Thursday, 22 May 2014

M.I.A.'s latest single 'Double Bubble Trouble' now comes with a music video

And it certainly is a peculiar one.

I mean, if 3D-printable handguns, flying peace-sign drones and epilepsy-inducing visuals are your thing, then you're going to love it. Others might be left a little bit confused. The clip is seemingly a commentary on the spreading of the 3D-printing and the effects it might have, and it opens with an advertisement-like line, like a twisted mock commercial: "What if you could make weapons like these in your own home, using what's called a three-dimensional printer? This sounds like science fiction but to some, it's not so far-fetched." Among the things that will be printable (or actually, are already printable) are different kinds of guns which is obviously a risk factor - anyone with the machine can go and print one. Or two. Or a dozen. And there's no control over those. I'm sure everyone can see the problem with that.

The setting of the clip is a ghetto where everybody and their mother seems to be wielding one. M.I.A. also makes references to George Orwell's dystopia novel 1984, but other than that, the message is drowned out by all her trademark hyperactiveness. The guy who blows strings of smoke rings and smoke bubbles is pretty impressive, though.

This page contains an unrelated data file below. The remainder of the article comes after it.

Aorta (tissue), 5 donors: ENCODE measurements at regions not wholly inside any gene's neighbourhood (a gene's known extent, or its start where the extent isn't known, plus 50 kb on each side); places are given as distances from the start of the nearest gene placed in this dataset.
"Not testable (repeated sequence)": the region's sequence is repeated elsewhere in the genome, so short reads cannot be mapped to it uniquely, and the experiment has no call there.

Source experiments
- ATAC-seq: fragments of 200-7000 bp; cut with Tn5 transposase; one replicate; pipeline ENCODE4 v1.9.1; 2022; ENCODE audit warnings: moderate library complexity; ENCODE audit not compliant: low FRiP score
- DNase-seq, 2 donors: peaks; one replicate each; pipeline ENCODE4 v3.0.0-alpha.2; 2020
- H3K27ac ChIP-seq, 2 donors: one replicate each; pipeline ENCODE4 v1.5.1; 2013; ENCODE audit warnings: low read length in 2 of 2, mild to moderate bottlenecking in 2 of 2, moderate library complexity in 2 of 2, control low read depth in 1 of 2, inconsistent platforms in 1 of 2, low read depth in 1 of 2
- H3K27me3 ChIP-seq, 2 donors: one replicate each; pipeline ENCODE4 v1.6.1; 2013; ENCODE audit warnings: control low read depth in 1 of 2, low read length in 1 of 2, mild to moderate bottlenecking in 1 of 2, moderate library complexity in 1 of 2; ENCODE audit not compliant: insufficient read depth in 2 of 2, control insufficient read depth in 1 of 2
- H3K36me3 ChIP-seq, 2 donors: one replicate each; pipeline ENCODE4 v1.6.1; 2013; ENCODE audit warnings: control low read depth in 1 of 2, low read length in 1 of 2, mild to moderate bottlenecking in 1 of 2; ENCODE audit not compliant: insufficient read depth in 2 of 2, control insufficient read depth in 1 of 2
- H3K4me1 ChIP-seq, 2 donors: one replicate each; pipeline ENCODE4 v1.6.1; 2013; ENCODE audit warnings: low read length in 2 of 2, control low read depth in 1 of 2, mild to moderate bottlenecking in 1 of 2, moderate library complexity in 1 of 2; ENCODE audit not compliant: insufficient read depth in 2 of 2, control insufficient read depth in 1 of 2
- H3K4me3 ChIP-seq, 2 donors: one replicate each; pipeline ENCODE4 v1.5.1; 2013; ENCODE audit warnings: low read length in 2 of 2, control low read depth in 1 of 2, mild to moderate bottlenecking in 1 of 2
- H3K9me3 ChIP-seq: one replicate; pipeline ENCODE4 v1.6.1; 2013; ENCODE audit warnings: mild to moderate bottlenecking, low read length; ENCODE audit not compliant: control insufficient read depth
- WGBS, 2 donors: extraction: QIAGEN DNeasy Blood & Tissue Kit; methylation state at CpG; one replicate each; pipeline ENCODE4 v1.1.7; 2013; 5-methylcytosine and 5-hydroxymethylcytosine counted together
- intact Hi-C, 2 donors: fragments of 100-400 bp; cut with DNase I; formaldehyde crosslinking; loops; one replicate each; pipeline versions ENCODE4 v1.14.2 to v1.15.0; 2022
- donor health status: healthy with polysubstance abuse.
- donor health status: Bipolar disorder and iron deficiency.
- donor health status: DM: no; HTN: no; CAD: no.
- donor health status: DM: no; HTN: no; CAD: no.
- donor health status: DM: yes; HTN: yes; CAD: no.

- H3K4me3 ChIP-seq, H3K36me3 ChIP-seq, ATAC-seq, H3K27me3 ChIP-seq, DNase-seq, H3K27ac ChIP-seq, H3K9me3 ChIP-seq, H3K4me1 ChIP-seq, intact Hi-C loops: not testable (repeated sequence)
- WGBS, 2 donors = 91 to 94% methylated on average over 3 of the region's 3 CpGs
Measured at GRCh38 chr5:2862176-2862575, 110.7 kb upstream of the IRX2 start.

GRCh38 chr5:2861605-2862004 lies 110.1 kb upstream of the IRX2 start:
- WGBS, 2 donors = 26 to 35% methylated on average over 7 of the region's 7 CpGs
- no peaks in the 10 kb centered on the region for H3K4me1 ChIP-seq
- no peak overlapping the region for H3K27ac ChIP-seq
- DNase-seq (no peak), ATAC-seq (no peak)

Anyway, it's an interesting (and moreover, scary) mind game, with M.I.A. delivering yet another controversial message (see her NSA-predicting song "The Message" or the music video for "Born Free", for example). The song itself has kind of grown on me (apart from the last 40 seconds or so), as has the album it's taken from, Matangi. You can check out my review of it over here. Unexpectedly, it has become one of my most-played albums of the year, and I could almost raise it to three stars (I originally gave it 2½ out of 5), but it does still have a fundamental problem: while there are some superb tracks on it, the album as whole is unfortunately rather flawed and uneven, now matter how amazing tracks like "Exodus", "Bad Girls" and "Know It Ain't Right" are. Too bad.

She also appeared on Late Night with Seth Meyers, with an equally bizarre performance:

And to listen to an alternative, Spotify-exclusive version of the song, head over here.

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